- Kristi Anderson, who lost her house in the CZU Lightning Complex: They look like a “horrid Dr. Seuss kind of tree. It makes us sick to our stomachs.”
- Assemblymember Mark Stone, a Monterey Bay Democrat: “It’s been a longstanding problem with PG&E … taking the easiest path possible by cutting a bunch of trees and looking like they are doing something, while avoiding the bigger issue of infrastructure improvement.”
The danger of surging gun sales: First-time gun buyers think they are protecting themselves and their families, but they are increasing the risk of death, injury and trauma, argues Brian Malte of the Hope and Heal Fund.
Helping the helpers: To relieve some of the burden on immigrant students helping their younger siblings with remote learning, schools should provide laptops, hot spots, translators and compassion, writes Vanessa Delgado of UC Irvine.
Other things worth your time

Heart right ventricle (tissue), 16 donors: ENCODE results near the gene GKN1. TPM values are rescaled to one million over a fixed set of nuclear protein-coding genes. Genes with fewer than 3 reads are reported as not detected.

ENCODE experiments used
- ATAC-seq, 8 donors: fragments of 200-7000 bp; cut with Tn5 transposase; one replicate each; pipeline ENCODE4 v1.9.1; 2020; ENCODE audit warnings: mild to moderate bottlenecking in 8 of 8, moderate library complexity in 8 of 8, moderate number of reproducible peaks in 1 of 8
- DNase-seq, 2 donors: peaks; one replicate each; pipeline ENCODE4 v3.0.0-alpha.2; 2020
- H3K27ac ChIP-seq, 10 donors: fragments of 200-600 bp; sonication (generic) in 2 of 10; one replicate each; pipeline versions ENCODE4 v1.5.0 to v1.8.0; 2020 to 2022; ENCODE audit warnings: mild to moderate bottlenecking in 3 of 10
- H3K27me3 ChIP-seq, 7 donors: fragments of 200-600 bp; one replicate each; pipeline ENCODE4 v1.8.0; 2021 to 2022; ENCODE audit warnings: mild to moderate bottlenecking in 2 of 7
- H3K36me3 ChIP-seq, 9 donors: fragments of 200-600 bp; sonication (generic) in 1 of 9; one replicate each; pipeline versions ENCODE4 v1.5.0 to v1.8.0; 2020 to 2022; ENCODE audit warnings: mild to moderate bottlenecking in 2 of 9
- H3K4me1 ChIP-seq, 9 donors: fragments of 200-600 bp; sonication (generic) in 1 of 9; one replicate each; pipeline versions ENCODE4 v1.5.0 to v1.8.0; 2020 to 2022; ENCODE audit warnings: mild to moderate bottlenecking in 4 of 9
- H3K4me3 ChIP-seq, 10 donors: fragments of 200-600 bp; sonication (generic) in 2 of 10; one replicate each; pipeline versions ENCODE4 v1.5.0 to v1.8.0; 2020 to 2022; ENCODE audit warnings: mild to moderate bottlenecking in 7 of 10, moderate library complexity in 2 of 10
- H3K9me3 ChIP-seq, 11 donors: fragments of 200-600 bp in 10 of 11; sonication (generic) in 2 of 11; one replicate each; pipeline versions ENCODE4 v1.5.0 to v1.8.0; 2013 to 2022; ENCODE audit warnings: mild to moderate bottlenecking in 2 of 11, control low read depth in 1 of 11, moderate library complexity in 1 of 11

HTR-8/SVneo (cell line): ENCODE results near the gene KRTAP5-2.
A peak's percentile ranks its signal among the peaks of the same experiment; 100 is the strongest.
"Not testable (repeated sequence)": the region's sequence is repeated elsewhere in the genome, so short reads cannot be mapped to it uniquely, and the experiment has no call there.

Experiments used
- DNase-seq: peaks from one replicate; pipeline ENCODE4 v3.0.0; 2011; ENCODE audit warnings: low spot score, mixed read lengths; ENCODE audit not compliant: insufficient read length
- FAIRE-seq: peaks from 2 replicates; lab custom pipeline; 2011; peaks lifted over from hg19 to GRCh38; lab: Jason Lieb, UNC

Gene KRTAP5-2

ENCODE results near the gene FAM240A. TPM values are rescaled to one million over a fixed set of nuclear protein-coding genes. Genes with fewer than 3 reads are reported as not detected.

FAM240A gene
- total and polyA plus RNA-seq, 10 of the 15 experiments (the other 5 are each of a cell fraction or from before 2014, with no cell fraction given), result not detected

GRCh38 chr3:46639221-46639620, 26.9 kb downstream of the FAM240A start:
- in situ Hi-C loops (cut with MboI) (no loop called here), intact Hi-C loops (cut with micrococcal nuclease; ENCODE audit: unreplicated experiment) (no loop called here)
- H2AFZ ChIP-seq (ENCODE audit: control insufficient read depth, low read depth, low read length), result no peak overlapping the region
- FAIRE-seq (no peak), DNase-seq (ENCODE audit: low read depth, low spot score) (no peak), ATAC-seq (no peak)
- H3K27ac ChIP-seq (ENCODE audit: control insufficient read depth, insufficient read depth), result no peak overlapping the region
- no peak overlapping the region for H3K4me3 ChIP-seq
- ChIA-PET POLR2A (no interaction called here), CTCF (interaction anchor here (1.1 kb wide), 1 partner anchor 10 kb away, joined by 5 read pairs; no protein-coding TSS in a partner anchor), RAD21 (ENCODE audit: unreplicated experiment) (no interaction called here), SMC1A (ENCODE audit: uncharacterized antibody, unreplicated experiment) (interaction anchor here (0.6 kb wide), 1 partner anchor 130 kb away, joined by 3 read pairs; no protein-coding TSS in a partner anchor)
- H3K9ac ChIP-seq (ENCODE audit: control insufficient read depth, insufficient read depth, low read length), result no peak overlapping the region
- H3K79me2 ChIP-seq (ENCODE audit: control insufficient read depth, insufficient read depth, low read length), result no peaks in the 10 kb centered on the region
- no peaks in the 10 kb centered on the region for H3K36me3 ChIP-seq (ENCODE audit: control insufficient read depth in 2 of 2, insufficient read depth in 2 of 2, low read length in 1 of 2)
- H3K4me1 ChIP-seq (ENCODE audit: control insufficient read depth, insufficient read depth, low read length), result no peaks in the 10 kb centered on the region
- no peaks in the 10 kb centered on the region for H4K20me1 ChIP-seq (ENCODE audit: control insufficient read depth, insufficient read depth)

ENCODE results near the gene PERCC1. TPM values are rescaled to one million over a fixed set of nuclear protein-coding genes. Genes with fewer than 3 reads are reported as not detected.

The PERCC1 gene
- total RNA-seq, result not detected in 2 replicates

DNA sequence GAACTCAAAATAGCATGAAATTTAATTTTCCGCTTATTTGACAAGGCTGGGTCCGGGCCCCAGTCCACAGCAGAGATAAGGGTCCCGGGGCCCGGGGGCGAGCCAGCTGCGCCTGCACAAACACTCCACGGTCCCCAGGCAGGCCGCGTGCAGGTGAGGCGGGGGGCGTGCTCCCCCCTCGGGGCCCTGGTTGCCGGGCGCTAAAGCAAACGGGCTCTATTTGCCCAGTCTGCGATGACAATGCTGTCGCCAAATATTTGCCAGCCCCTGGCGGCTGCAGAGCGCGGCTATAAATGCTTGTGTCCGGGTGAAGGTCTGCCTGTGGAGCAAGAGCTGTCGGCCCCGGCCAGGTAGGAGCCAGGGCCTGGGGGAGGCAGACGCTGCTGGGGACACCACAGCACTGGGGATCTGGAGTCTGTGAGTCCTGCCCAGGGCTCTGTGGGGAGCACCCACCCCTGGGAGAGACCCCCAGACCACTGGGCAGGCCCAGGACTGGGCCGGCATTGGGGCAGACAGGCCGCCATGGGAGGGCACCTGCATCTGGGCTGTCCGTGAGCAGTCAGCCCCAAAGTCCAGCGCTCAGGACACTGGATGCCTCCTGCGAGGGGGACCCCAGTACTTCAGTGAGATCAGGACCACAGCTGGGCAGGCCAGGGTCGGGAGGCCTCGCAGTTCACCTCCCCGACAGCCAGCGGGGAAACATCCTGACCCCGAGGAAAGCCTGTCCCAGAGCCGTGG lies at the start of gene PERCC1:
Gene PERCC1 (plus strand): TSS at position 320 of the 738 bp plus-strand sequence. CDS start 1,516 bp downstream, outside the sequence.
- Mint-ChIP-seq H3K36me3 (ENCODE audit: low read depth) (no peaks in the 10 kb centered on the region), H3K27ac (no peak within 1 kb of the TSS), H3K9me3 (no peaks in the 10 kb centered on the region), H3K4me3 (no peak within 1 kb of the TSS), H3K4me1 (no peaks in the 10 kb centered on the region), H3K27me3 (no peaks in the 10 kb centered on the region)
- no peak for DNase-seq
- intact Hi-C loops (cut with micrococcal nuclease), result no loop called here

Newsom’s lobbying ban won’t immediately affect French Laundry dining partner Jason Kinney. // San Francisco Chronicle
French Laundry received over $2.4 million in PPP loans. // Fox Business
Environmental justice groups block Mary Nichols’ path to the EPA. // Los Angeles Times
Mayor Garcetti to stay in Los Angeles, ending speculation over joining Biden cabinet. // Los Angeles Times
Sacramento supervisors try to calm nerves over ‘diversion’ of COVID health funds. // Sacramento Bee
This former California mayor could add millions to his pension with a six-month job. // Mercury News
A California bus crash killed 11. Was the driver’s prison sentence a ‘miscarriage of justice’? // Sacramento Bee
Homebuying binge doubles million-dollar ZIP codes in Orange County. // Orange County Register
Women shatter glass ceiling on California redistricting commission. // Capitol Weekly
Photo gallery: 2020 in review. // San Francisco Chronicle
See you in 2021. Have a happy and safe holiday season!
Tips, insight or feedback? Email firstname.lastname@example.org.
Follow me on Twitter: @emily_hoeven
Subscribe to CalMatters newsletters here.